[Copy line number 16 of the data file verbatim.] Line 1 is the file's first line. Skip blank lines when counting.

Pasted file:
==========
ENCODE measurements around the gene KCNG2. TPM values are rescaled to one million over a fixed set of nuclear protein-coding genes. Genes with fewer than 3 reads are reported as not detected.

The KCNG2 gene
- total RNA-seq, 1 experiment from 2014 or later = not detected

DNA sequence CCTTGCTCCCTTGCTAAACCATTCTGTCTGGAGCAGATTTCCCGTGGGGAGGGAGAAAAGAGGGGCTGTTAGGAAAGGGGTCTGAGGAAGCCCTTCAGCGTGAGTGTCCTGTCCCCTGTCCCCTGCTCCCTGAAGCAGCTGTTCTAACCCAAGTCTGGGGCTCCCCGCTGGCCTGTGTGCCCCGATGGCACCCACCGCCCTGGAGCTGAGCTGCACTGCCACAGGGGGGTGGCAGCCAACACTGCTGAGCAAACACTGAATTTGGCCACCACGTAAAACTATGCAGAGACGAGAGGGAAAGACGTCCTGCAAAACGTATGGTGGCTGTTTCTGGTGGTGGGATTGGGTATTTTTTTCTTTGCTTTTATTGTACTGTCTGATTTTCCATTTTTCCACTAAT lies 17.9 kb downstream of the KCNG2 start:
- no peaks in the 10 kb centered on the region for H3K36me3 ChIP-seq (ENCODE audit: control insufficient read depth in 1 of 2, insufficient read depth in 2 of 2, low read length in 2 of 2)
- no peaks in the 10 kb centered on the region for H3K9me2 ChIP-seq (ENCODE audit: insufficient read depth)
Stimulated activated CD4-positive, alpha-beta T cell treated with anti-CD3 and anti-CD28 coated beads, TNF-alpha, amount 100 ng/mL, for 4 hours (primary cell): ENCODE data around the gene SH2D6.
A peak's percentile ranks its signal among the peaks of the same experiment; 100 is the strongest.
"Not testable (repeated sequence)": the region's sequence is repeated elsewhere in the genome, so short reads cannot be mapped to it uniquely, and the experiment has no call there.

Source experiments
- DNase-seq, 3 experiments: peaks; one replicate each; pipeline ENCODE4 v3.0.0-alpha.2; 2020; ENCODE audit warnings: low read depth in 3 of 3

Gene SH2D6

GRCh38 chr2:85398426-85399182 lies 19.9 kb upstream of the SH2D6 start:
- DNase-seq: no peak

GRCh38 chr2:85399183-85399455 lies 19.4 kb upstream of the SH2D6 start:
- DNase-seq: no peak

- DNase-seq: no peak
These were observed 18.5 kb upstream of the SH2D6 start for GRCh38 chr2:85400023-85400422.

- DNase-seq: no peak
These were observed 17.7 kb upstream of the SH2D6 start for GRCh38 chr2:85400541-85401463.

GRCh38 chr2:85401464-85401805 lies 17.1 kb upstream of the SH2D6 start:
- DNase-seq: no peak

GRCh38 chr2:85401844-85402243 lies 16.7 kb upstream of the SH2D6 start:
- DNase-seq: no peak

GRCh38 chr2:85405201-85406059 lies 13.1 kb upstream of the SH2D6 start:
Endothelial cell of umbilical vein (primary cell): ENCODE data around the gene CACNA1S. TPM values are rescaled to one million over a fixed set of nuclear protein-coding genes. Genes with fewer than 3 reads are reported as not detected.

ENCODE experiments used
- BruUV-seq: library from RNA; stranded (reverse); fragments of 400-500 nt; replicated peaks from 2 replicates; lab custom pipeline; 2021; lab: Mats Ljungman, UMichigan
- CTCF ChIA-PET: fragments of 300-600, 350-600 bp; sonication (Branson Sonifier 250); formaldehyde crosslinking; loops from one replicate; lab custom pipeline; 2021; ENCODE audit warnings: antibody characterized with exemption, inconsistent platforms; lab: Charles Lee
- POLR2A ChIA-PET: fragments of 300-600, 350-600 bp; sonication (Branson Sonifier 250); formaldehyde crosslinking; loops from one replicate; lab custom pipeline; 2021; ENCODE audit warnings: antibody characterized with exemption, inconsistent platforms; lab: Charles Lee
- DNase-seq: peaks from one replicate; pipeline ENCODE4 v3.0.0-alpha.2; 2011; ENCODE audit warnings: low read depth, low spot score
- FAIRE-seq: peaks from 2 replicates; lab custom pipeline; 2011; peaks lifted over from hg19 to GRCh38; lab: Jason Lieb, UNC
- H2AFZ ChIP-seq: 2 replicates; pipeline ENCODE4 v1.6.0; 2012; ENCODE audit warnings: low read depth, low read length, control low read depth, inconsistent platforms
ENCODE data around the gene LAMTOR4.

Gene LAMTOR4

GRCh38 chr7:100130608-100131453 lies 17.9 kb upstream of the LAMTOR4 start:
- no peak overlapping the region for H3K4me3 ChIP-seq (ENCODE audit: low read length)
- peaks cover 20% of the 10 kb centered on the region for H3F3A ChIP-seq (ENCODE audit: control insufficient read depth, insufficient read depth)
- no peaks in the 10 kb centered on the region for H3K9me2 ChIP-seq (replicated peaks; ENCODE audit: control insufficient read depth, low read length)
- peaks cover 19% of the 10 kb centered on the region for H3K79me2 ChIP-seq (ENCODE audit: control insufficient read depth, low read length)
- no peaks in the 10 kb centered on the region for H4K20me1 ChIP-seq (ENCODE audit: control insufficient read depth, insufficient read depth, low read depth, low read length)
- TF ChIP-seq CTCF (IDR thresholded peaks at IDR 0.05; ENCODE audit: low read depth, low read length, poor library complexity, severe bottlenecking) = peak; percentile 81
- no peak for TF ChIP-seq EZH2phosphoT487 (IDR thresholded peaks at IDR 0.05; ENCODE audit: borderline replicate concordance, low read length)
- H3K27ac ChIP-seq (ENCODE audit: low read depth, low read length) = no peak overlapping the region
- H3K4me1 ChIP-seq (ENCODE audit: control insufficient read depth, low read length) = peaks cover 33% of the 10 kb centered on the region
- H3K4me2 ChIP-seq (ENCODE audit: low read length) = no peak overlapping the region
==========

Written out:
- DNase-seq: no peak